PLYMOUTH – “Fake crutch!” called out a male voice from the back of the Superior Court courtroom as Justin Kilburn, 29, of Kingston, entered alone, assisted by a crutch under one arm at the Plymouth Trial Court Friday, Oct. 19. Kilburn has been indicted on vehicular manslaughter and several other charges, including OUI, in a deadly head-on collision on County Road (Route 106) in Plympton last May that police reports say killed Diane Giordani, 52, of Plympton.
About 10 family and friends of Giordani, including her husband and sister, were visibly and audibly upset during and after the status hearing, which has been delayed three times this past summer by court-appointed attorney Jack Atwood, a Plymouth-based defense lawyer, for reasons including a vacation and being stuck in traffic.
There was a heavy security presence–eight court officers–in the room during the extremely brief hearing. Lawyers took less than three minutes to exchange paperwork and conference with the judge. It seemed over before it had even started.
The case, labeled as “most complex” by the clerk’s office, is expected to take many months to work its way through the system, according to assistant district attorney Russell Eonas, who spoke in the hallway outside the Superior Court with family members and friends of Giordani.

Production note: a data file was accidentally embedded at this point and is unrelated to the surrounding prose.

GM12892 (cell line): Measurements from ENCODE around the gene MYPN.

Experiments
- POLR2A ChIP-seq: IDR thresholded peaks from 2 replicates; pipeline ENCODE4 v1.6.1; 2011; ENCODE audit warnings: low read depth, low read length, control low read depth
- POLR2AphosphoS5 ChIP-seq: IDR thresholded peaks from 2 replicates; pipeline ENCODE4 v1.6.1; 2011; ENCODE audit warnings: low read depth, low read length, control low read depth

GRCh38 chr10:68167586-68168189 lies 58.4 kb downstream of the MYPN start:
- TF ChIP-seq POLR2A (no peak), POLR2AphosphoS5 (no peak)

The family and friends surrounded Eonas and peppered him with questions. Eonas took about 30 minutes to answer their individual concerns and explained the process going forward and various theories of prosecution. By the end of the conversation, emotions had subsided, and the group was calmly talking about the Red Sox game the previous night.
When asked if the explanations by the ADA had assuaged their concerns, Giordani’s sister said, “Russ is great,” as other family and friends nodded in agreement.
Michael Giordani, Diane’s husband, is especially upset that speed limits, currently a very controversial subject in Plympton, are being raised by MassDOT, including, he says, directly in front of the accident site, because signage around town is being replaced for free by the state.
He added, “I drive by [the crash site] every day on my way to work, and I cry every day…keep writing about it.”